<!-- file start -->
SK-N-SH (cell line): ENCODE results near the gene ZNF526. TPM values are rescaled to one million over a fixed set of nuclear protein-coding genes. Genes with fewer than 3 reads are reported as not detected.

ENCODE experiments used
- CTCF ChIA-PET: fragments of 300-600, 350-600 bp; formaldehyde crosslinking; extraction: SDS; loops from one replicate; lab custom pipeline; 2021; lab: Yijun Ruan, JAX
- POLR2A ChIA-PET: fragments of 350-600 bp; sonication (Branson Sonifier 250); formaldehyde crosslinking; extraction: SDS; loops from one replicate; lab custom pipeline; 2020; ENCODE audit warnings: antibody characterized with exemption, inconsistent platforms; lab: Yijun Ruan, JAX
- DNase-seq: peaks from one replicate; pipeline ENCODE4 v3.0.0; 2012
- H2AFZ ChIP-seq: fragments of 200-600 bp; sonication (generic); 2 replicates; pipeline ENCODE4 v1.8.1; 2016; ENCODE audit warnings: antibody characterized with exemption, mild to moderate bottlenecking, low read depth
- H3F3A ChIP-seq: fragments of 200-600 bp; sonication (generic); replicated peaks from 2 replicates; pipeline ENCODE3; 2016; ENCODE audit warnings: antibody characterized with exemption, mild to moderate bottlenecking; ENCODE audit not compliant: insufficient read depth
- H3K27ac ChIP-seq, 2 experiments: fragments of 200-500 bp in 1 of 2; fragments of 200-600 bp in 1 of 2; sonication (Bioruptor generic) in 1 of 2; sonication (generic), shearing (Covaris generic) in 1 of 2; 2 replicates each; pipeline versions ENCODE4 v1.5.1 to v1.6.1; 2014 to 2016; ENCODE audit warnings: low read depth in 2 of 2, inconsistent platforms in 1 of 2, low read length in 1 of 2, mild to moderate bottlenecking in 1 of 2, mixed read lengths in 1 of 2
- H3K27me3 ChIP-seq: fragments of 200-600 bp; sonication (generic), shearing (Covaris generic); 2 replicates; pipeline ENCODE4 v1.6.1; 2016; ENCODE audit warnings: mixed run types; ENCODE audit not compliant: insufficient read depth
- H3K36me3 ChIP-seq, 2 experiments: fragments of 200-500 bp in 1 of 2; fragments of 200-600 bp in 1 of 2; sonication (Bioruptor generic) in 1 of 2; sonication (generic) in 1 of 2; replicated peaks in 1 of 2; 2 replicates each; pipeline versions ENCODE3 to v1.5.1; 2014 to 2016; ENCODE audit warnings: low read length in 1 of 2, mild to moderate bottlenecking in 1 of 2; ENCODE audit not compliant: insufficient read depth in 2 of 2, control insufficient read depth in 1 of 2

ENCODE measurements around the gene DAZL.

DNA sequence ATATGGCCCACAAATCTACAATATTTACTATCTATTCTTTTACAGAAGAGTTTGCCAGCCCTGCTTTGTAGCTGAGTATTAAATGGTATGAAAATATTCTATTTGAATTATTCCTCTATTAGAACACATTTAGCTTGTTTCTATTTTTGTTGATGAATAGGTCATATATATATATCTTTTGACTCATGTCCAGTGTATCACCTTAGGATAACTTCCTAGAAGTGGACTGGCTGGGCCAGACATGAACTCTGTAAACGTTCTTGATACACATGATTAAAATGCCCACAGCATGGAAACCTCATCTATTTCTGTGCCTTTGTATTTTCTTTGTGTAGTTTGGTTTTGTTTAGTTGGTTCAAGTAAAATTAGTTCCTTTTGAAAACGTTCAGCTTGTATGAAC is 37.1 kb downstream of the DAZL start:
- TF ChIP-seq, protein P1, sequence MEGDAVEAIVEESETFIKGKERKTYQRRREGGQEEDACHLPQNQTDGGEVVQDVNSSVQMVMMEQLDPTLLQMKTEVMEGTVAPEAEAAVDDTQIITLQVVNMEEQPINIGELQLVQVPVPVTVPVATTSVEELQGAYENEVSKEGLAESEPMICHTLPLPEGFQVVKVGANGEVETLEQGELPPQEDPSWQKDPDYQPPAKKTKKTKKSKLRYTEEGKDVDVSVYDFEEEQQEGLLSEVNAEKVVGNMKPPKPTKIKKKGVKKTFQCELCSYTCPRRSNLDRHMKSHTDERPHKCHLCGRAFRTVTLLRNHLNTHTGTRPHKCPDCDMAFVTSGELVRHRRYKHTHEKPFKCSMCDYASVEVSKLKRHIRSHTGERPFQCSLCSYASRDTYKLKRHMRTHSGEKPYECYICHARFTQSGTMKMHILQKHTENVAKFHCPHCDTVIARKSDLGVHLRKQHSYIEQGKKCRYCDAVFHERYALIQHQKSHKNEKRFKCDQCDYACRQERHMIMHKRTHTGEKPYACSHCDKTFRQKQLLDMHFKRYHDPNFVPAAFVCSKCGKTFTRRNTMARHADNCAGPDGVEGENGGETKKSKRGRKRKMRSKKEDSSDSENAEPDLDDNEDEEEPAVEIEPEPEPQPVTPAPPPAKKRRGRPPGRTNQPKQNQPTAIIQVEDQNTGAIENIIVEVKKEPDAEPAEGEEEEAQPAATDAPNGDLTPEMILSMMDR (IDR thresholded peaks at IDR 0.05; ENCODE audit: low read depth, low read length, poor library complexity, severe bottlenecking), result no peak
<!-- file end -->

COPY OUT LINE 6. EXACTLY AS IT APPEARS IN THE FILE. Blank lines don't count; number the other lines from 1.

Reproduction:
- H2AFZ ChIP-seq: fragments of 200-600 bp; sonication (generic); 2 replicates; pipeline ENCODE4 v1.8.1; 2016; ENCODE audit warnings: antibody characterized with exemption, mild to moderate bottlenecking, low read depth